Kelly McNamara Corley always knew she wanted to be a lawyer, but in what capacity was a question that haunted her throughout her undergraduate studies. A political science major, McNamara Corley jumped at an opportunity to work in Sears Roebuck & Co.'s Government Affairs Office in Washington, D.C., upon graduating from the University of Southern California in 1982.
"My plan was to go and learn more about Washington, get some experience and come back to California two years later," she explains. But the best laid plans of mice and (wo)men often go awry.
We also put some flexible work arrangements in place. We have some part-time and flex-time lawyers. We have work-at-home lawyers. That has helped us attract and retain very talented people who might otherwise have worked for law firms and not been able to have the kind of work-life balance they wanted.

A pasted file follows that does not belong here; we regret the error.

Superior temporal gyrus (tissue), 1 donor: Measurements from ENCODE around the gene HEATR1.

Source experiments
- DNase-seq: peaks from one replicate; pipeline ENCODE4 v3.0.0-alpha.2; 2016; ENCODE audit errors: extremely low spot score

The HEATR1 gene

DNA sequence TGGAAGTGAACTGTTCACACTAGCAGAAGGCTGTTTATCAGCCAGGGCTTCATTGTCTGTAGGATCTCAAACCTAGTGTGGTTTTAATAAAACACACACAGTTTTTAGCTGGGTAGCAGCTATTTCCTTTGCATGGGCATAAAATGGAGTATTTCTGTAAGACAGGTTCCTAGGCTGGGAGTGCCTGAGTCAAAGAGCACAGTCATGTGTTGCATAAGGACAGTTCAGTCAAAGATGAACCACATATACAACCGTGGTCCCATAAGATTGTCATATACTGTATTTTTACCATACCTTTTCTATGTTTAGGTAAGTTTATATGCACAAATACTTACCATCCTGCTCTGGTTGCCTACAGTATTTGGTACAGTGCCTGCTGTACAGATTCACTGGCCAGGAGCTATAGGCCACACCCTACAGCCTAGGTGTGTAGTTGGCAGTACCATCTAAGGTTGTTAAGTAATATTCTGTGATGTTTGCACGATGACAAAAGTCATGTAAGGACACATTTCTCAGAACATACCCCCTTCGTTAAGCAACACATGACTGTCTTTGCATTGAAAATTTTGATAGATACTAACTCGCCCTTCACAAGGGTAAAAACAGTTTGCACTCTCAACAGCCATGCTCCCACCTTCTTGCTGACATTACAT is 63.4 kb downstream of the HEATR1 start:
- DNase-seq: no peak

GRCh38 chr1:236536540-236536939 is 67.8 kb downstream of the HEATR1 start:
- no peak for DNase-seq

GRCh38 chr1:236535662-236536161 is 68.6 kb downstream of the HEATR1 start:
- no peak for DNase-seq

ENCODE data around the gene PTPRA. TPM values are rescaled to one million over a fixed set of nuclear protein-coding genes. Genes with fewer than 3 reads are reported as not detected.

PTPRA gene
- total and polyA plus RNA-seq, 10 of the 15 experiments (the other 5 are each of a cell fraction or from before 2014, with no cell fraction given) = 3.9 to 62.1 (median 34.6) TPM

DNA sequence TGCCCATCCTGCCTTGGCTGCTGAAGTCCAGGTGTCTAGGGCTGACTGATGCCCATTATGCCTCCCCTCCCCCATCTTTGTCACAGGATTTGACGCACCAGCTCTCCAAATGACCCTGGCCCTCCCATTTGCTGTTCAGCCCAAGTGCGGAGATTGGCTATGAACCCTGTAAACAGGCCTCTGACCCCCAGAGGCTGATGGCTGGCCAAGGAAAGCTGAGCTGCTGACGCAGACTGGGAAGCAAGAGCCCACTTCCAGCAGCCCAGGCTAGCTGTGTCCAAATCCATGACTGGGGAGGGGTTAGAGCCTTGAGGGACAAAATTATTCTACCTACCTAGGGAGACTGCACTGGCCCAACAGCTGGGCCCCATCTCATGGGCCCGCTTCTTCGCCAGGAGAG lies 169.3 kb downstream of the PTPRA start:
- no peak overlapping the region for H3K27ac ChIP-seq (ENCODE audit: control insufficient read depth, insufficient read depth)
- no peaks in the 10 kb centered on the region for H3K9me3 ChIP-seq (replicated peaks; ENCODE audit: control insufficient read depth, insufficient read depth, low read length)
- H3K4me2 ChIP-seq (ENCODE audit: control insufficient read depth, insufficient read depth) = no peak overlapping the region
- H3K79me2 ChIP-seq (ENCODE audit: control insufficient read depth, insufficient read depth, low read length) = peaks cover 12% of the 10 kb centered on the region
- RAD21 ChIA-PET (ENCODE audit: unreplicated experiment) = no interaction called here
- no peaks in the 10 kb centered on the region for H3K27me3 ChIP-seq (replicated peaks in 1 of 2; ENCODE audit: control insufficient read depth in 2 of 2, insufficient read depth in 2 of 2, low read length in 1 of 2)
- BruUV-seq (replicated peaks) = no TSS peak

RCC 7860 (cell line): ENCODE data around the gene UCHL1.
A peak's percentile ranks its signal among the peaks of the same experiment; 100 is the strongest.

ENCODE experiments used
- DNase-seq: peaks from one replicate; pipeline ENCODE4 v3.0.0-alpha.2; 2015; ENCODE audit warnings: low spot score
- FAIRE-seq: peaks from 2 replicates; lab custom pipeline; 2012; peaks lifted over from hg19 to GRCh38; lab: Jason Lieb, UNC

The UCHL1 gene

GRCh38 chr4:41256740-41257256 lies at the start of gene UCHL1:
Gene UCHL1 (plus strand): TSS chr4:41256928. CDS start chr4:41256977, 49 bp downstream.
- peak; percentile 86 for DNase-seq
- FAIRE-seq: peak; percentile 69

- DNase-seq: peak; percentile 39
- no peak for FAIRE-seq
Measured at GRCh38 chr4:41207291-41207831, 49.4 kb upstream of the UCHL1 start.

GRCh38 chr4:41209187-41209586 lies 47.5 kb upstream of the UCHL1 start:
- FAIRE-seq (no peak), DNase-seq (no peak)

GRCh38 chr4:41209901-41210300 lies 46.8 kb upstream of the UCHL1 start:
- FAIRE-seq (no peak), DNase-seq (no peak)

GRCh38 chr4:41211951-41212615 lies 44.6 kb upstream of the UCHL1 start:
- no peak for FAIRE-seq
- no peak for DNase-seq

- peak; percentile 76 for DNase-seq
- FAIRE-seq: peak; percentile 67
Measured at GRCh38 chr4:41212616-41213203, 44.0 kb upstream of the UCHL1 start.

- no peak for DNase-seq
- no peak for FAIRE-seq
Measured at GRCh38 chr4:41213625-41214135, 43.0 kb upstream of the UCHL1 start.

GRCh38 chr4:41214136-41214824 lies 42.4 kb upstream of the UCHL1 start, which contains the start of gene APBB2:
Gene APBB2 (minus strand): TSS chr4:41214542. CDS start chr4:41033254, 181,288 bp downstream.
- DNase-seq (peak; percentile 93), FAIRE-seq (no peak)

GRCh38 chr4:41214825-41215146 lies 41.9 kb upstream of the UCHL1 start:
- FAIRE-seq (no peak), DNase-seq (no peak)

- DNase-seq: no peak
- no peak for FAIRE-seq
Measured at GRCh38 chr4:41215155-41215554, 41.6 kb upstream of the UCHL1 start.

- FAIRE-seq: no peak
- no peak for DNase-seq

Q: What type of work is your team handling?
A:There is a whole host of business-related issues--our card-issuing business, our network business and our payments business. We have lawyers working disclosure and intellectual property-related issues. The credit card industry is highly regulated, so there are regulations and laws--both at the federal and state levels--that we have to stay on top of with respect to consumer protection and disclosure.
There was a Department of Justice antitrust lawsuit focused on Visa and MasterCard that struck down one of their rules that prevented banks from issuing credit cards on our credit card network. Since that ruling, we've been able to partner with banks to issue cards on the Discover network. This has been a whole new area of legal coverage for us. We were also able to enter the debit business.
Q: How do you handle litigation?
A: We do not have a tremendous amount of lawsuits brought against Discover, but we do have a major antitrust damages lawsuit that we filed a couple of years ago against Visa and MasterCard. That's set to go to trial this month.